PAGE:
“Two minutes to show time,” Kasey Rausch shouted to her band mates still inside the bungalow behind her. A crowd was gathering on the lawn at 4706 Fairmount St.
Rausch and band mates Scott Stanton and Grady Keller, who performed as the Buttermilk Boys, introduced themselves with little fanfare. They strummed and plucked their way into both a cover of “You Ain’t Going Nowhere” and a historical moment:
The first PorchFestKC was underway.
The band was one of about 70 acts scattered across porches in the West Plaza neighborhood Saturday afternoon. The Buttermilk Boys were one of a few folk ambassadors at the music festival, but right down the road an audience had gathered before the porch of 4632 Fairmount St. to hear traditional Mexican ballads from Maria The Mexican.
A few blocks over, Summer Osborne was on a porch doing a one-woman-and-guitar act with the musical sound of Michelle Branch and the vocal delivery in the style of Lauryn Hill edging toward Adele.
Osborne, with her encompassing, soulful voice and cheeky banter between sets, is pretty much made for intimate settings like PorchFestKC.
“Most people can’t tell I’m lesbian; they usually think, ‘dude,’” Osborne said sporting a buzz cut. “Then they hear me talk and think, ‘That dude’s gay.’
“What they don’t know is that I’m actually a straight black man trapped inside of a gay white woman’s body,” she said, tuning her guitar unnoticed over the laughs.
Hardly anyone seemed to notice she was stalling while replacing a string that had broken during her performance.
While delivering a live performance has it pitfalls, the number of things that can go wrong when you put musicians in an unusual venue — say, a porch — grows exponentially, said Mikal Shapiro, one of the PorchFestKC hosts.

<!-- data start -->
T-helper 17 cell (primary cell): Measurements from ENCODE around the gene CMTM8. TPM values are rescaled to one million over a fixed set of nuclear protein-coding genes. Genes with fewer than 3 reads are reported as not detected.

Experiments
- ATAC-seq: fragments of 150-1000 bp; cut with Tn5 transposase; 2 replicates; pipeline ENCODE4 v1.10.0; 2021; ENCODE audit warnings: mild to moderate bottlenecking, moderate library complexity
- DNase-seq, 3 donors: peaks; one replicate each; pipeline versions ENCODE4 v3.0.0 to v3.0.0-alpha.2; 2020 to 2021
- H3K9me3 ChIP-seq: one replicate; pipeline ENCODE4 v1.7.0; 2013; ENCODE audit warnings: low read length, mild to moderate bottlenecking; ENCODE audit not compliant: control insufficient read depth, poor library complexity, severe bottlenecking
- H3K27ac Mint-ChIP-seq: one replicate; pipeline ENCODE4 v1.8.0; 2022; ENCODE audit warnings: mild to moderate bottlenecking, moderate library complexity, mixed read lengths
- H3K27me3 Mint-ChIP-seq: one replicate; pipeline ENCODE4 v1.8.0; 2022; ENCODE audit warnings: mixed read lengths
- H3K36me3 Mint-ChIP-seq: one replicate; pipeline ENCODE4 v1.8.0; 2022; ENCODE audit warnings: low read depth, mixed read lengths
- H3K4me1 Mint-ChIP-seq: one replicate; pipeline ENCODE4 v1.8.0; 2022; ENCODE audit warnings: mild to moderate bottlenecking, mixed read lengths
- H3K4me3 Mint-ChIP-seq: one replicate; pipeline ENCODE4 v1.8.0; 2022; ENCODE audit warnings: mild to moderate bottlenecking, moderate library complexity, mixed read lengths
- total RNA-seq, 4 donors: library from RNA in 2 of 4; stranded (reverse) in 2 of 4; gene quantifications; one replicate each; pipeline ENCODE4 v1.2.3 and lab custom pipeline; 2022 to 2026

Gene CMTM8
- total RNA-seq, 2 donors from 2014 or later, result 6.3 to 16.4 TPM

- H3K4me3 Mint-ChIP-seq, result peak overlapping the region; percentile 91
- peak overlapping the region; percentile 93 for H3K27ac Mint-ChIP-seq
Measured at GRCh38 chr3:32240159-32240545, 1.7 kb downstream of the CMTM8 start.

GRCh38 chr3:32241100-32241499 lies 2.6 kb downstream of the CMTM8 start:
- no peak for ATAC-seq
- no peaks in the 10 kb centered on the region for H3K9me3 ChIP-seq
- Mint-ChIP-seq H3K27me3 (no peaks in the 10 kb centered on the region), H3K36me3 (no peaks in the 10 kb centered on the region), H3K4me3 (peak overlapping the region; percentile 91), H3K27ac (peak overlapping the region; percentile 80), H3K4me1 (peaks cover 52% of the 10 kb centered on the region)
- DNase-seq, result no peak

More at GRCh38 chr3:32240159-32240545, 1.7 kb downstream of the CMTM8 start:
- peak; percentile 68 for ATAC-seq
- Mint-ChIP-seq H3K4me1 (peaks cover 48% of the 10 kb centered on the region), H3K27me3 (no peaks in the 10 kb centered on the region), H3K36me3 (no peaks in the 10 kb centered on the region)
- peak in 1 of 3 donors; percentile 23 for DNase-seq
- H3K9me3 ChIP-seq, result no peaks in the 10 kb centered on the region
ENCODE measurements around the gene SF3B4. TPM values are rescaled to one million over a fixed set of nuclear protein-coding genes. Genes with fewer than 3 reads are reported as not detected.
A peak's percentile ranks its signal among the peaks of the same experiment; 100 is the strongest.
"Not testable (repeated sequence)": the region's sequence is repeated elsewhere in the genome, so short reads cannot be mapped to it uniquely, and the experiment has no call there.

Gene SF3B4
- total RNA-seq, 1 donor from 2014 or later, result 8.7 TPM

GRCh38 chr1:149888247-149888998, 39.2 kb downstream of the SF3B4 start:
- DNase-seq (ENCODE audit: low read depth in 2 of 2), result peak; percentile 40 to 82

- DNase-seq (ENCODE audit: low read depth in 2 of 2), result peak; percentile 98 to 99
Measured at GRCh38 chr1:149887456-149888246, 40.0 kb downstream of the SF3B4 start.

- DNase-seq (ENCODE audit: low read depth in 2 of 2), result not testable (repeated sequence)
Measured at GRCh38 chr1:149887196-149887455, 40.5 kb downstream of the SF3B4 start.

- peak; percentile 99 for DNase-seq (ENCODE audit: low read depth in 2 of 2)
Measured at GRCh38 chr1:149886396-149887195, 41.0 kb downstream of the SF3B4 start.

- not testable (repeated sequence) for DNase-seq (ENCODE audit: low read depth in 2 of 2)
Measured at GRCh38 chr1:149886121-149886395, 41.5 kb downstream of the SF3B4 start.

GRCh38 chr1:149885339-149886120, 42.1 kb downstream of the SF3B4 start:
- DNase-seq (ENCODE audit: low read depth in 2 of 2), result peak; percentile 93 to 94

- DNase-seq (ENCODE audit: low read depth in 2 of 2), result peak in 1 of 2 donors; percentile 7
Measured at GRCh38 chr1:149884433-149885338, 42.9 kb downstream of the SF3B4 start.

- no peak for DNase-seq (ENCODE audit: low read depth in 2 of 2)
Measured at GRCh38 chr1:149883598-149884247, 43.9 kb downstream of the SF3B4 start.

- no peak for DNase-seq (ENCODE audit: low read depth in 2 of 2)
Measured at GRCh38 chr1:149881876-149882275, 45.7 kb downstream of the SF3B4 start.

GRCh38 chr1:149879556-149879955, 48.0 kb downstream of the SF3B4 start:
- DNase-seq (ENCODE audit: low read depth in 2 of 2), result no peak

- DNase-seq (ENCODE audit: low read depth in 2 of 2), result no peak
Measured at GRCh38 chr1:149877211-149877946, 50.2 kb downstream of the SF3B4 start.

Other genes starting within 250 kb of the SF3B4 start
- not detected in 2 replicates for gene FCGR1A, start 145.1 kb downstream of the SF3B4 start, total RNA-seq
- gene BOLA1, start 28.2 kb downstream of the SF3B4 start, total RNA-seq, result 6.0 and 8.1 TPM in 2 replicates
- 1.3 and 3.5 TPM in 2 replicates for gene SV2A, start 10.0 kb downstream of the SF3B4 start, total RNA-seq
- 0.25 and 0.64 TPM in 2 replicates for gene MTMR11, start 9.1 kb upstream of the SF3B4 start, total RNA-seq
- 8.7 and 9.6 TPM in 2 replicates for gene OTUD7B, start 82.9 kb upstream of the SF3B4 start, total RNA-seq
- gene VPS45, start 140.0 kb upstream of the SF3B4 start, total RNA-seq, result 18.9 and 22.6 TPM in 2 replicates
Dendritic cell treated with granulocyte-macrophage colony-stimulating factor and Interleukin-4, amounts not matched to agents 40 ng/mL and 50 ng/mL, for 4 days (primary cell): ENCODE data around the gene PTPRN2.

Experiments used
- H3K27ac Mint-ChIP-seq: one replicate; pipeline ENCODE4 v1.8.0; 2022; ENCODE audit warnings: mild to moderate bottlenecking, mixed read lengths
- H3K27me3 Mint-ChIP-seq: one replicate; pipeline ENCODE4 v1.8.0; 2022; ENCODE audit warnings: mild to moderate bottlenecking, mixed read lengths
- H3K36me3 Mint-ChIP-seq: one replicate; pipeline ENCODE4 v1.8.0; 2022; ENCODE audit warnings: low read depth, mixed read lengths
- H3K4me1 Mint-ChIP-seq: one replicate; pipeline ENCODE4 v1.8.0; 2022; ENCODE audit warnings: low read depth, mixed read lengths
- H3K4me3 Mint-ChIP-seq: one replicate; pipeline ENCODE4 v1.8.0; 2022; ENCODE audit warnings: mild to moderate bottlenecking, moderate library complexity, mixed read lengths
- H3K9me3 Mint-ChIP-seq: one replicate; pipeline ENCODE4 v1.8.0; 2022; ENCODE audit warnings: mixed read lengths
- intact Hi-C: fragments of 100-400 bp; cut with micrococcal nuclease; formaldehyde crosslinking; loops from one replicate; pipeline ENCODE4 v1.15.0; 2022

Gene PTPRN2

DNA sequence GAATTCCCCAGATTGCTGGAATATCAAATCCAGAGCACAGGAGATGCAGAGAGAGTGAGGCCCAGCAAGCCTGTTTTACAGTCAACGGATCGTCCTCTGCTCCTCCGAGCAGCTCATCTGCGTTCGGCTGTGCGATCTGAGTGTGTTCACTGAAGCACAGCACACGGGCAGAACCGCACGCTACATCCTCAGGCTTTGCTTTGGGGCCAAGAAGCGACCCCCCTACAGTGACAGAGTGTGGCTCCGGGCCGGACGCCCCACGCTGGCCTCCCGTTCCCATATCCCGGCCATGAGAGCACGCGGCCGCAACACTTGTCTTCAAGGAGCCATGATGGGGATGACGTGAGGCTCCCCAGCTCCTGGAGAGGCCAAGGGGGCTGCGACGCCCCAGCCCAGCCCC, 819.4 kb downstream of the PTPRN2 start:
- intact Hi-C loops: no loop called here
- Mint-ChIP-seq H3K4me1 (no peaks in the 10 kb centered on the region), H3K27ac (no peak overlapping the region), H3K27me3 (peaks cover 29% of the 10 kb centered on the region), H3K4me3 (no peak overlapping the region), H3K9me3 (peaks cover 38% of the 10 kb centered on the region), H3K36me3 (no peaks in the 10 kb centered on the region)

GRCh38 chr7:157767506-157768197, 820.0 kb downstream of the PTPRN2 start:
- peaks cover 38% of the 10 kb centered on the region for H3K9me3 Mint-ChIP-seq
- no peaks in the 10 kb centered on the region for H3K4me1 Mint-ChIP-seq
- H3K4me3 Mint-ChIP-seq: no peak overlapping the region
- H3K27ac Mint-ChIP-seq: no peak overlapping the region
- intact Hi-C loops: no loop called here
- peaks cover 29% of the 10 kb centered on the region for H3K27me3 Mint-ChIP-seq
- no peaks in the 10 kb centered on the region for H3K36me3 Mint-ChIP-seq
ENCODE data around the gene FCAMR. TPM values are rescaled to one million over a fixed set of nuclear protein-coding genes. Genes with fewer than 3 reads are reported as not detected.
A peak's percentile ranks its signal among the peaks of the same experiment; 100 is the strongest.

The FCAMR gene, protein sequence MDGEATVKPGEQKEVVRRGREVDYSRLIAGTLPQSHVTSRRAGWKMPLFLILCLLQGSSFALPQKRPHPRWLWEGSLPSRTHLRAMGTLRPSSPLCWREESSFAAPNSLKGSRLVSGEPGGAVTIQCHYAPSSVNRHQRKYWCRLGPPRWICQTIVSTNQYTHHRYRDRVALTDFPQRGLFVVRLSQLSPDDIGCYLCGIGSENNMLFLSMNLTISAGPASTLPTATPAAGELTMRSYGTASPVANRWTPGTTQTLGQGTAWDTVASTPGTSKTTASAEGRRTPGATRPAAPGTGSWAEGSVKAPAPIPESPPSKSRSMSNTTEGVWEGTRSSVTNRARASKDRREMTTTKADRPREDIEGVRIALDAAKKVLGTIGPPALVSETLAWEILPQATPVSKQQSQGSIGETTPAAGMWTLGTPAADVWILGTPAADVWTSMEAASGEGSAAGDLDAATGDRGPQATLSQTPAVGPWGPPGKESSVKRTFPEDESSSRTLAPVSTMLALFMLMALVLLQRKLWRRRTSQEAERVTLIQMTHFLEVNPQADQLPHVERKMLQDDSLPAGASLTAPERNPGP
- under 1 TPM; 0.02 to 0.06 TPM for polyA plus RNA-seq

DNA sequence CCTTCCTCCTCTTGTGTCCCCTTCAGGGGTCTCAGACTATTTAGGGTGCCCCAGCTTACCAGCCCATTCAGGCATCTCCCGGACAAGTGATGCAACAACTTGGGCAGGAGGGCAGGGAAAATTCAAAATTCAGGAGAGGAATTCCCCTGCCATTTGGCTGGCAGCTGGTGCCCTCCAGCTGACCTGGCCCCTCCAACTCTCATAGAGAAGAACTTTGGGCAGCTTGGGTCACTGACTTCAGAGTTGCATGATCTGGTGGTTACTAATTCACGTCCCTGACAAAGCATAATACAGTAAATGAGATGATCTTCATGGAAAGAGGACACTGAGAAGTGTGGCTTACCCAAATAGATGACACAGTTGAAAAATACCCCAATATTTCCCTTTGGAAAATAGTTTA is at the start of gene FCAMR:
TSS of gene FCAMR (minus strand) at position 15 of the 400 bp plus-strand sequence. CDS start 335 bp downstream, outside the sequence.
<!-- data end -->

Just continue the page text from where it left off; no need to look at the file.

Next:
“You’re basically it out here. You’re running your own sound, your own show,” Shapiro said, speaking from experience as a musician.
Nevertheless, when the PorchFestKC organizers put out a call for porches, “I was like, ‘Oh, oh, me, me, me,’” Shapiro said on tiptoes raising her hand.
In between sets at Shapiro’s house, lines between audience and entertainment got blurred. Shapiro and some of the festival’s musicians sat circled on her front lawn with a couple guitars, some chords and a song to sing.
The moment had a very romantic, DIY feel, none of which was lost when Shapiro and Rausch dropped a line in a song narrating a breakup.
But was the narrator of the song leaving Monday or Tuesday? The women kept harmonizing even when they realized they’d sung different days.
Laughing, the ad hoc group ended the tune to the applause of passersby.
Kathryn Golden, PorchFestKC's primary organizer, said she chose the West Plaza neighborhood for a couple reasons.
First, she lives there.
Second, she needed an area that lent itself to the event’s festival-style action. Kansas City on the whole is not very walkable, Golden explained, but the area that hosted PorchFestKC is a noteworthy exception. Other selling points were the mature, shady trees and compact lawns with porches against the street.
After the thousands came and left the West Plaza neighborhood Saturday, Golden said, she’s been in contact with representatives from the Brookside neighborhood and downtown Liberty wanting to do something similar in their areas.
“And I would love to, but I'd need to secure more help and funding,” Golden said, adding she’s confident the support is out there for subsequent events.